Julian Burroughs recalled quite a different cruise. "It had been a custom for the Colonel to take all the people on the place for a day's pic­nic on the Aphrodite. We would go off down the river and there were sandwiches and drinks for everyone, a privilege that, I'm sorry to say, was outrageously abused, so much that some of the Italian quarry men drank so much beer that they got sick and tracked up the fine rugs and carpets. After that there were no more outings for the workmen."

The Burroughs family did enjoy many more cruises aboard Aphrodite. During a 1916 cruise to Newport, Elizabeth's sister saw "the Colonel's own dining room, which had walls of carved teakwood. On the table were pink roses, linen, crystal, and the Aphrodite's own Minton China. Two stewards in white coats were standing ready to serve a meal.  When Elizabeth asked, "What is the Colonel going to have to eat?" the steward replied, "Cream of Wheat" — modest dining for a man of such extraordinary means that he was able to give more than $8 million to Cornell University during his lifetime.

By 1917, with failing health, Payne decided to join other American millionaires who were lending their yachts to the US Navy for the war effort. Stripped of her luxurious interiors, her hull painted gunmetal gray, Aphrodite was fitted for service as a seagoing patrol boat at Brooklyn Navy Yard. While Payne had sailed her with a crew of between 55 and 60, she would now carry a crew of 128 officers and men, along with four 3-inch rapid firers, two machine guns, a Y-gun, and a large number of depth charges. No longer a wealthy man’s most prized possession, she was the USS Aphrodite, a United States man-of-war.

On June 14, 1917, USS Aphrodite sailed from New York Harbor.  Payne would not live to see her return; on June 27, one day before the convoy reached France, he died, leaving an estate that The New YorkTimes estimated at $90 million. Three thousand miles away, Aphrodite and the other yachts w'ere assigned to patrol and convoy duty on the Bay of Biscay; they were the first units of the yacht squadrons that became known as the Suicide Fleet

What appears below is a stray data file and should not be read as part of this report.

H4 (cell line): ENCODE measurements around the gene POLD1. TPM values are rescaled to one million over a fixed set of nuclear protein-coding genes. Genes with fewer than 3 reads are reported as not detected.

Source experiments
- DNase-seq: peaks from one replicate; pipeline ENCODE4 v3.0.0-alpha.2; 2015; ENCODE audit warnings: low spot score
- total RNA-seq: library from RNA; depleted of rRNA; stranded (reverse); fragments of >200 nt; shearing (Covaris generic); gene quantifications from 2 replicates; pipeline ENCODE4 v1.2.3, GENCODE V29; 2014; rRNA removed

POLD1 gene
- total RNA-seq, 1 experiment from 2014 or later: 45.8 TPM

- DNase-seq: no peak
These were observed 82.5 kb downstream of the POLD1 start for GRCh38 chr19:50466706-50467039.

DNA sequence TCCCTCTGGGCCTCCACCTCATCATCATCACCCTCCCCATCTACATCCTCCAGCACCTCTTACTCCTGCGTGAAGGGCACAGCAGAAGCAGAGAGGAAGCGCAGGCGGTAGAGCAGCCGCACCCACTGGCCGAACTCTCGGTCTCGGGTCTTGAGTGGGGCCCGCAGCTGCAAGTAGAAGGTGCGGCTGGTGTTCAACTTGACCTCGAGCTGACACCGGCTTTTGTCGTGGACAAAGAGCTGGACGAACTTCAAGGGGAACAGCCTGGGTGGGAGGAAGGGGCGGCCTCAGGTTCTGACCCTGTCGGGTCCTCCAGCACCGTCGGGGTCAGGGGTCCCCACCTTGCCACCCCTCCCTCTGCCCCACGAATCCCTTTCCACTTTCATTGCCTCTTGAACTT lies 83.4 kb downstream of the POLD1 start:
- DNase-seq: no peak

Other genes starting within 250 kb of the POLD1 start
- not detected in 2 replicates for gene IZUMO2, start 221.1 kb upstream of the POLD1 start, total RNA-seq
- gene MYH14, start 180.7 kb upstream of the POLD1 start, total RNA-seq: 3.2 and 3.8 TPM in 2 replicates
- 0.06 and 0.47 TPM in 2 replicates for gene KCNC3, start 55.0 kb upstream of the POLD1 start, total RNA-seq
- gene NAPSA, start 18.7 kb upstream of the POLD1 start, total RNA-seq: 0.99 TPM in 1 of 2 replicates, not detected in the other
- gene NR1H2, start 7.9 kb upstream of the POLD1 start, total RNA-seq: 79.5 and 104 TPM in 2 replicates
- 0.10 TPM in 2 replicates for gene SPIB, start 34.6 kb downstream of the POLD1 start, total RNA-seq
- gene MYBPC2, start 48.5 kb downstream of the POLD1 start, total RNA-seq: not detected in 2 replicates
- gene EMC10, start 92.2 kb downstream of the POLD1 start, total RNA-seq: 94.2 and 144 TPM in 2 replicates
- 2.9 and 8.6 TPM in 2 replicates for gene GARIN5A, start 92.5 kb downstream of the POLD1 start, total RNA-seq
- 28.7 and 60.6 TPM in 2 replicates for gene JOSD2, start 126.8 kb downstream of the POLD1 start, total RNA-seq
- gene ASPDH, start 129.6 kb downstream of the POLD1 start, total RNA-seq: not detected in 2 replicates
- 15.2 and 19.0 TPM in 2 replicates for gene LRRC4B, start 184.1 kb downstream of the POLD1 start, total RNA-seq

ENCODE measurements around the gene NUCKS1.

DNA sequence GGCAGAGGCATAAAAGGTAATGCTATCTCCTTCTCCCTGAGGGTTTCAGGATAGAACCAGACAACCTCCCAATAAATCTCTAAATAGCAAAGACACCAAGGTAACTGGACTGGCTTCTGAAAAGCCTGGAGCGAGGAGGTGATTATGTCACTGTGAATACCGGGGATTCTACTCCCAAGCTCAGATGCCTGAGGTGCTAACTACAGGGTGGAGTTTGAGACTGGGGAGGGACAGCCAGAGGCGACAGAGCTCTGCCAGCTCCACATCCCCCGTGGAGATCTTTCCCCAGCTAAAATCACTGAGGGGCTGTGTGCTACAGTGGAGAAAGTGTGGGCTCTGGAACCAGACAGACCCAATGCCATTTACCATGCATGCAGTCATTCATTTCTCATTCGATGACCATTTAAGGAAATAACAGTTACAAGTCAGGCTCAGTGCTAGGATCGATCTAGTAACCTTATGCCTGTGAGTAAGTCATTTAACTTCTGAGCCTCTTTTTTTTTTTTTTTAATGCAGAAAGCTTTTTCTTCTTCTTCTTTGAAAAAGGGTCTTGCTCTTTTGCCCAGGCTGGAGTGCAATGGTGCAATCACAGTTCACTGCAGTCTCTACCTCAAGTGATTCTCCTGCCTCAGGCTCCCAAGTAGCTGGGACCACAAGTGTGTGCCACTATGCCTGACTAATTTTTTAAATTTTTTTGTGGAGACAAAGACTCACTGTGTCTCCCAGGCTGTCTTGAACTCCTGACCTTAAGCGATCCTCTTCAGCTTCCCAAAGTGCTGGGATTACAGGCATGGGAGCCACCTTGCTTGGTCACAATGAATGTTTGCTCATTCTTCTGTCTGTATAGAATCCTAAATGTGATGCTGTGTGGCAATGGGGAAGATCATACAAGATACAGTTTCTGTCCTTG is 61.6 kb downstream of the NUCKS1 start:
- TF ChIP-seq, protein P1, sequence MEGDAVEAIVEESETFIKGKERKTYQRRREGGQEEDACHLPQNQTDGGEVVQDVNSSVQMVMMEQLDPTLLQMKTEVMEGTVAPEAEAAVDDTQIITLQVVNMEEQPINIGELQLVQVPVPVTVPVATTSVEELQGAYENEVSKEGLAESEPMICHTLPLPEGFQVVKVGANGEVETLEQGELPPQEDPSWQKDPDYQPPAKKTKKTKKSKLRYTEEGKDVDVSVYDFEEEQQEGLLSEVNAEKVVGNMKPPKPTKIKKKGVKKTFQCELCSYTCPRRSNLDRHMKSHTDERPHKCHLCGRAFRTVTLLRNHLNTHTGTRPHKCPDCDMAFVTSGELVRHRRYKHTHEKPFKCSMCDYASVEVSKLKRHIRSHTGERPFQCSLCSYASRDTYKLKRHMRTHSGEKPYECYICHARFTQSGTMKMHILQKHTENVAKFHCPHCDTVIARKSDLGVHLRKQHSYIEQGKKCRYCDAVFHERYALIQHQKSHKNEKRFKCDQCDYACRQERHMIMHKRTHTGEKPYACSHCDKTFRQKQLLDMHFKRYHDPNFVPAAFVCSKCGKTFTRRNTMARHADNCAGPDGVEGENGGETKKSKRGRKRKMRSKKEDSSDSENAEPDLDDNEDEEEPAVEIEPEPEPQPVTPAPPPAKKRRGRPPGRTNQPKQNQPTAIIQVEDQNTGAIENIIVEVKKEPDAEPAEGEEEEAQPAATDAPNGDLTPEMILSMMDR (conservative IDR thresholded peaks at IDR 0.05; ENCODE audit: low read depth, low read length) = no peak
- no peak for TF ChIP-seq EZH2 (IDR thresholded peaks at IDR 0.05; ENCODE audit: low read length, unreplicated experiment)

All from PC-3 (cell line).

Aprodite and her crew served gallantly, led by Captain Frederick C. Billard, later Rear Admiral and Commandant of the U.s. Coast Guard. When Billard was awarded the Navy Cross, his citation read, "for distinguished service in the line of his profession as  Commanding Officer of the USS Aphrodite, engaged in the important, exacting, and hazardous duty of transporting and escorting troops and supplies through waters infested with enemy submarines and mines."

A few days after the Armistice, with Billard at the helm, Aphrodite left Brest, first for England, then for Germany.  Repaired after sustaining significant damage from an enemy mine when passing by the German island fortress of Helgoland,  she was the first American ship to pass through the Kiel Canal, the 61-mile-Iong canal that links the North Sea at Brunsbűttel to the Baltic Sea at Kiel-Holtenau.

In 1919, Aphrodite steamed home to her new owner, Colonel Oliver Payne's favorite nephew, Payne Whitney, who'd received the bulk of his uncle's estate. When the battle-scarred ship reached Brooklyn, she was decommissioned and her fighting equipment removed. Her buff-colored smokestack was painted with two gold chevrons — indicating her overseas service for her country — and on her bridge, a tablet was installed that contained a brief summation of her wartime activities. Sadly, she couldn't be returned to her original glory; the interior finishings so carefully removed two years earlier had been destroyed when the Long Island warehouse in which they'd been stored burned.

In 1928, following the death of Payne Whitney Aphrodite was sold to a Greek firm that used her for inter-island transport in the eastern Mediterranean. A draftsman who'd worked on her in 1899 captured the only known picture of Aphrodite after her purchase; it shows her war—won chevrons still her smokestack. It's believed that she was still in service in the 1930s, but then she disappeared, an ignominious end for the glorious Maine-built ship once hailed as "America's most beautiful yacht." Mighty Aphrodite sailed through life as a party boat, a warship, and at last sighting, a transport for hire. If you see her, tell her we love her and ask her to write home

Aphrodite Image Gallery

Marist CollegeMarist Archives & Special Collections | Contact Us  | Acknowledgements